Epic and Empire in Nineteenth-Century Britain

Cambridge University Press
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In the nineteenth century, epic poetry in the Homeric style was widely seen as an ancient and anachronistic genre, yet Victorian authors worked to recreate it for the modern world. Simon Dentith explores the relationship between epic and the evolution of Britain's national identity in the nineteenth century up to the apparent demise of all notions of heroic warfare in the catastrophe of the First World War. Paradoxically, writers found equivalents of the societies which produced Homeric or Northern epics not in Europe, but on the margins of empire and among its subject peoples. Dentith considers the implications of the status of epic for a range of nineteenth-century writers, including Walter Scott, Matthew Arnold, Elizabeth Barrett Browning, William Morris and Rudyard Kipling. He also considers the relationship between epic poetry and the novel and discusses late nineteenth-century adventure novels, concluding with a brief survey of epic in the twentieth century.
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Additional Information

Publisher
Cambridge University Press
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Published on
Jun 15, 2006
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Pages
204
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ISBN
9781139457095
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Language
English
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Genres
Literary Criticism / European / English, Irish, Scottish, Welsh
Literary Criticism / General
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This content is DRM protected.
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Envisioning today’s readers as poised between an impossible attempt to read texts as their original readers experienced them and an awareness of our own temporal moment, Simon Dentith complicates traditional prejudices against hindsight to approach issues of interpretation and historicity in nineteenth-century literature. Suggesting that the characteristic aesthetic attitude encouraged by the backward look is one of irony rather than remorse or regret, he examines works by Charles Dickens, George Eliot, Anthony Trollope, William Morris and John Ruskin in terms of their participation in significant histories that extend to this day. Liberalism, class, gender, political representation and notions of progress, utopianism and ecological concern as currently understood can be traced back to the nineteenth century. Just as today’s critics strive to respect the authenticity of nineteenth-century writers and readers who responded to these ideas within their historical world, so, too, do those nineteenth-century imaginings persist to challenge the assumptions of the present. It is therefore possible, Dentith argues, to conceive of the act of reading historical literature with an awareness of the historical context and of the difference between the past and the present while allowing that friction or difference to be part of how we think about a text and how it communicates. His book summons us to consider how words travel to the reality of the reader’s own time and how engagement with nineteenth-century writers’ anticipation of the judgements of future generations reveal hindsight’s capacity to transform our understanding of the past in the light of subsequent knowledge.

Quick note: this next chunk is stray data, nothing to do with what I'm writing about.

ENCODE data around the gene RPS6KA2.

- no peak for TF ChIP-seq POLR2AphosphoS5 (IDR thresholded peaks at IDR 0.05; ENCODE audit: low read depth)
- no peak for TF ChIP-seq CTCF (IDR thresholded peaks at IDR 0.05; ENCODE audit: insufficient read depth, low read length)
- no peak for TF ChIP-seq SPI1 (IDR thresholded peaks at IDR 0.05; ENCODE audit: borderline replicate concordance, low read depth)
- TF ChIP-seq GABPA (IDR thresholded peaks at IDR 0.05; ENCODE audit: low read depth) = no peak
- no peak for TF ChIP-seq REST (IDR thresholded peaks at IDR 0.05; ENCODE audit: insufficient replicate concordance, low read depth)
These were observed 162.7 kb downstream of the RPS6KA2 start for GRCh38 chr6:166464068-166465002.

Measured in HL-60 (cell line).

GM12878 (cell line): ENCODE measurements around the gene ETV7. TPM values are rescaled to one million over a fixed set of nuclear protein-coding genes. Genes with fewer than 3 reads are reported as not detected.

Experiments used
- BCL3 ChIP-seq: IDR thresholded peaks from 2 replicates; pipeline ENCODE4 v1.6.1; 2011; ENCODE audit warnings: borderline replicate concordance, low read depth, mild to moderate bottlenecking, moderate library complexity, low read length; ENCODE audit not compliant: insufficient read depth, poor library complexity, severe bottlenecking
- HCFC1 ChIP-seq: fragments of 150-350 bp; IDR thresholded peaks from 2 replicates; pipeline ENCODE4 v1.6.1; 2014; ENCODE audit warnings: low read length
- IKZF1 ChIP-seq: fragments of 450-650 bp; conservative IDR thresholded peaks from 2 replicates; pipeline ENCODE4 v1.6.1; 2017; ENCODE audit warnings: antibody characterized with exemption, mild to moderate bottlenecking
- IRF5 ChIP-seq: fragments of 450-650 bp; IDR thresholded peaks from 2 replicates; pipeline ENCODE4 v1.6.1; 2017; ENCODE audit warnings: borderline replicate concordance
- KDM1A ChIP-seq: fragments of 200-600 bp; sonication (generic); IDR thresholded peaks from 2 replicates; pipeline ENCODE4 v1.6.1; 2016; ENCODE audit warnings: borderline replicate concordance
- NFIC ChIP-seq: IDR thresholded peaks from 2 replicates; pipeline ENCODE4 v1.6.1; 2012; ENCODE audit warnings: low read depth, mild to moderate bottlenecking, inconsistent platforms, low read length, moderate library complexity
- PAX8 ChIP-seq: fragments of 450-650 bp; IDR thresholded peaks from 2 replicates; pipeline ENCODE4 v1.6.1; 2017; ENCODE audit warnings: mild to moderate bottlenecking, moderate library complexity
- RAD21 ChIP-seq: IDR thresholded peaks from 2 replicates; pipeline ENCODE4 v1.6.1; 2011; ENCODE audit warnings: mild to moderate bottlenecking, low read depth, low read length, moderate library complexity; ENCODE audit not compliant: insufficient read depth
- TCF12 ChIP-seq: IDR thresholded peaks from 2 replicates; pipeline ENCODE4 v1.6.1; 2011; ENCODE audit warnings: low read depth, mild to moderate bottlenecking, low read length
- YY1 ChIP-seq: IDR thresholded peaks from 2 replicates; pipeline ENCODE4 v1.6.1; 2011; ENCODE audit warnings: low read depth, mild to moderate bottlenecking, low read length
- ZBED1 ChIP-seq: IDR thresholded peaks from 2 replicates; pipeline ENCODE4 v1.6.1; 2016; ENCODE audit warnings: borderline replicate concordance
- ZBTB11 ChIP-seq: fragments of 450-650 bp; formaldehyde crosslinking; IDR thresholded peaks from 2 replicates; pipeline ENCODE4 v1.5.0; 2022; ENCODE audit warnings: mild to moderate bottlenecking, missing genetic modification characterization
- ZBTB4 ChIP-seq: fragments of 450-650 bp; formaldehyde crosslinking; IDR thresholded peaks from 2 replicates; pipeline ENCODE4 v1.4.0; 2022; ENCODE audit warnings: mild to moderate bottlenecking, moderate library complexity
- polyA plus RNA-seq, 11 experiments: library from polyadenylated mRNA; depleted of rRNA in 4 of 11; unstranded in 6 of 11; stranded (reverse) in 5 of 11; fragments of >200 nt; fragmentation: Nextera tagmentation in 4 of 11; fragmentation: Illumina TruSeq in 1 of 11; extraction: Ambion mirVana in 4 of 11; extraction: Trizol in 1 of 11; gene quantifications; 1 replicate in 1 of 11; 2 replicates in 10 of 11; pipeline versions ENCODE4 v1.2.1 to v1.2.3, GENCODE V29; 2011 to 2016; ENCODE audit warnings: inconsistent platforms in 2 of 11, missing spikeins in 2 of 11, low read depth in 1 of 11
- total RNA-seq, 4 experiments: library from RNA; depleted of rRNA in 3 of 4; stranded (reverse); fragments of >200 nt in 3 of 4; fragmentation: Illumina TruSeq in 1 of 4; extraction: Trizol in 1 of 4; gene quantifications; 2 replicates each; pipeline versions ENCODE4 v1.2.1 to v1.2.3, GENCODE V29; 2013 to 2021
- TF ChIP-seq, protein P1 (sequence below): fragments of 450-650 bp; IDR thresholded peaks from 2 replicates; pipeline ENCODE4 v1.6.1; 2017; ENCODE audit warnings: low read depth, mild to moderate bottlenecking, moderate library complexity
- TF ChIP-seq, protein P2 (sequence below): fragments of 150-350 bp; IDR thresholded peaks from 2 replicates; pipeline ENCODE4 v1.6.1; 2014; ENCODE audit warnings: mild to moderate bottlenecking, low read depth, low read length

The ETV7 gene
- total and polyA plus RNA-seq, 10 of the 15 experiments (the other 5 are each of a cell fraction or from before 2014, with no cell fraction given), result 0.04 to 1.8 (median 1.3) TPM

This book is the first to provide a connected history of epic poetry in Britain between the French Revolution and the First World War. Although epic is widely held to have been shouldered aside by the novel, if not invalidated in advance by modernity, in fact the genre was practised without interruption across the long nineteenth century by nearly every prominent Romantic and Victorian poet, and shoals of ambitious poetasters into the bargain. Poets kept the epic alive by revising its conventions to meet an overlapping series of changing realities: insurgent democracy, Napoleonic war, the rise of class consciousness and repeated reform of the franchise, challenges posed by scientific advance to religious belief and cherished notions of the human, the evolution of a postnationalist and eventually imperialist identity for Britain as the world's superpower. Each of these developments called on nineteenth-century epic to do what the genre had always done: affirm the unity of its sponsoring culture through a large utterance that both acknowledged the distinctive flowering of the modern and affirmed its rootedness in tradition. The best writers answered this call by figuring Britain's self-renewal and the genre's as versions of one another. In passing Herbert Tucker notices scores of mediocre congeners (and worse), so as to show where the challenge of a given decade fell and suggest what lay at stake. The background these lesser works provide throws into relief what the book stresses in extended discussions of several dozen major works: an unbroken history of daring experimentation in which circumspect, inventive, worried epoists engaged because the genre and the age alike demanded it.
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